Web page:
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How to talk to your kids about mental health

Posted on 05 February 2021


This week, 1-7 February, is Children's Mental Health Week, so we’ve put together some ways that parents and carers can support children’s mental wellbeing.

The last twelve months have been tough for everyone - but especially our kids. Some children and young people have really struggled with the coronavirus outbreak keeping them at home and away from friends. Others may be coming to terms with family problems, bereavement, or changes to their living situation.

Practical tips for lockdown

During lockdown both adults and children are feeling the strain of being cooped up inside and feeling anxious about the future. It may not be easy, but try to reintroduce structure around regular routines, healthy eating and exercise. A good night's sleep is also really important – try to get them back into routines that fit with school or college.

As a guide, both adults and children should try to tick off one of each PACE activity per day: 

  • Physical - going outside, or even doing a Joe Wicks type exercise class at home together promotes well-being, releases endorphins and reduces stress hormones.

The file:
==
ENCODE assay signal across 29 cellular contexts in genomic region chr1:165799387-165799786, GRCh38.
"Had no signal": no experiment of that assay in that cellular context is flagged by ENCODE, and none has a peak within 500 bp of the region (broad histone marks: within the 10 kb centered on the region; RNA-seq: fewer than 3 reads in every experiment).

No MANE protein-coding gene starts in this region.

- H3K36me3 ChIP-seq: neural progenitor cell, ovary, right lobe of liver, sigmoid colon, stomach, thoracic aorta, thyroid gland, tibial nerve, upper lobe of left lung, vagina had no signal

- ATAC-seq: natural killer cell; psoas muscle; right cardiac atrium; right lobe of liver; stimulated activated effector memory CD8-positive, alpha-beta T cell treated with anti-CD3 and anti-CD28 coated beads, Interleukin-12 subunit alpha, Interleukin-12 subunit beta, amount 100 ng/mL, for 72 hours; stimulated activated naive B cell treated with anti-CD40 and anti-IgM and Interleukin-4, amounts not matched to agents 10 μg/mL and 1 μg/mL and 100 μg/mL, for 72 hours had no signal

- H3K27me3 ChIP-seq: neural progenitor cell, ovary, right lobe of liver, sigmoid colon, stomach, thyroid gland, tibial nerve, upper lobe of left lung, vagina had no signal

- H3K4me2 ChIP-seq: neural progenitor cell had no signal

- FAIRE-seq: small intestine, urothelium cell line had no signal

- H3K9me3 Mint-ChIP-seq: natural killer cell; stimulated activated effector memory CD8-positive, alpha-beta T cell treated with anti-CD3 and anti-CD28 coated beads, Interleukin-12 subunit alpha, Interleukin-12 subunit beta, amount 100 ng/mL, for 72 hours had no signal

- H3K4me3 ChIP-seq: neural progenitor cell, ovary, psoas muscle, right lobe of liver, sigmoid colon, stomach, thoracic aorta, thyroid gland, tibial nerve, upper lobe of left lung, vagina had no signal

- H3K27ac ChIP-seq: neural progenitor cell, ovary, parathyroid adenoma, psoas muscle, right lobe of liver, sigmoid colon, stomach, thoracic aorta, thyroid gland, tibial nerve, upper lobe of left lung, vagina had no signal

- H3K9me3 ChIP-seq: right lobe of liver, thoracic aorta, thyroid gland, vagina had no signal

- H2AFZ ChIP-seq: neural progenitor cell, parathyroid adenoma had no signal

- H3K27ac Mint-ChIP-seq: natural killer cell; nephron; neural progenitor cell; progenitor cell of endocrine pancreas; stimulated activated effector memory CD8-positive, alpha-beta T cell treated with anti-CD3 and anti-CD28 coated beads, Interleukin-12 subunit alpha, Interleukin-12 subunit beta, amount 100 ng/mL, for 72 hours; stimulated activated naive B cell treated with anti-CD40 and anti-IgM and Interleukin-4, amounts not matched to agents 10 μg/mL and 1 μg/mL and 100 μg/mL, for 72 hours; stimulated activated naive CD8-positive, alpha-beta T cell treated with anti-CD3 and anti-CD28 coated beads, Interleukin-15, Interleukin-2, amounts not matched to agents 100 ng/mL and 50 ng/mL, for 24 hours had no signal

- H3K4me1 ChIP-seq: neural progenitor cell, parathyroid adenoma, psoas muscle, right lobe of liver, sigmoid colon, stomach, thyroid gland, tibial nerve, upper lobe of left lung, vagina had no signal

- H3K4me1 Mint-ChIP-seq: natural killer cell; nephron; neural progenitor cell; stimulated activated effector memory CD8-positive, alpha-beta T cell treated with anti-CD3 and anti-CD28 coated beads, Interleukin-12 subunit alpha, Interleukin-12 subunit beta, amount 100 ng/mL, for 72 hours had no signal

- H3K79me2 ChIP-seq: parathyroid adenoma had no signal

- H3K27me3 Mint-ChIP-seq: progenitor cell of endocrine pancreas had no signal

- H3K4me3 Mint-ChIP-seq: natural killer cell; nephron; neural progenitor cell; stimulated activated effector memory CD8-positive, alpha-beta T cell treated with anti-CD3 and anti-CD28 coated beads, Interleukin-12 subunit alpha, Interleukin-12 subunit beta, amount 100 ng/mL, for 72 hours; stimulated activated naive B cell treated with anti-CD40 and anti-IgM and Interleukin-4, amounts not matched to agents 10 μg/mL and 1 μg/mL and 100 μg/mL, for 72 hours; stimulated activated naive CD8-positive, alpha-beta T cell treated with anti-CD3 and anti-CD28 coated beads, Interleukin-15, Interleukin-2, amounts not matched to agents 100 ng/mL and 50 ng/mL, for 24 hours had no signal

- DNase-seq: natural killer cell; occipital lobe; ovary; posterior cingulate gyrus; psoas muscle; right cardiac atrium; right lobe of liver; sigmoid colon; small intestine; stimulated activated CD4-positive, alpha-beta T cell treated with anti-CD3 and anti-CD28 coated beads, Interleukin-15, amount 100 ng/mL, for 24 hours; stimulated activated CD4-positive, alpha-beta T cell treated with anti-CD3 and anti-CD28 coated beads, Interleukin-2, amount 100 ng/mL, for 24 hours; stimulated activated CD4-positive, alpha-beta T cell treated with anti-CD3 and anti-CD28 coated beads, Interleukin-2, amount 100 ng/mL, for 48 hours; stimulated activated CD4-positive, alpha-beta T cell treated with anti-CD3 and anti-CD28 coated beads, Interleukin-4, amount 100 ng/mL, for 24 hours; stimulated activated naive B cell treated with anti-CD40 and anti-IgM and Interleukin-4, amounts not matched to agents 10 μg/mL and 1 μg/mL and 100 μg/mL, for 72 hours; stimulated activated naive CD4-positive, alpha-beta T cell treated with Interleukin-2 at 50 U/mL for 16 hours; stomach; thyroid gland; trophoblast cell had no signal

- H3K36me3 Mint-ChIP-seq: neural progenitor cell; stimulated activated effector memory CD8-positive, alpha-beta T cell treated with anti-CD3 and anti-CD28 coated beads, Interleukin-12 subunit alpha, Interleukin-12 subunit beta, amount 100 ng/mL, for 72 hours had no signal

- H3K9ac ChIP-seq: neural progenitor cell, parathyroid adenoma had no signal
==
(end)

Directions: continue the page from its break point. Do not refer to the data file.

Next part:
• Achieve - doing something that leads to a sense of achievement – whether that’s kids completing their homework or adults tidying up the house. It is important to name the activity before and congratulate each other on getting it done.
  • Connect – schedule in a chat with somebody important to you, even if it is online. It’s not the same as being face-to-face but it does make everybody feel better. 
  • Enjoyment - do something that you really like. It doesn't have to be virtuous - it could be eating a slice of your favourite cake! Whatever you choose, take a moment to really appreciate it.

And more generally…

One of the most important things we can do for our kids is listen to them. Regularly ask how they're doing so they get used to talking about their feelings and know there's always someone to talk to if they want it.

Show interest in their life and the things that are important to them. It not only helps them value who they are but also makes it easier for you to spot problems and support them.

Listening to and valuing what kids say makes them feel valued. Don’t judge their feelings or wave them away – acknowledge that this is a really difficult time and plenty of adults are struggling with negative emotions too.

Pay attention to their emotions and behaviour, and try to help them work through difficulties in a constructive way. It's not always easy when faced with challenging behaviour, but try to help them understand what they're feeling and why.

If you’re worried about your child, you can speak to your GP, or find further help at the following sites:

You may also find helpful our article ‘Living through lockdown with kids’ for more practical advice and support.

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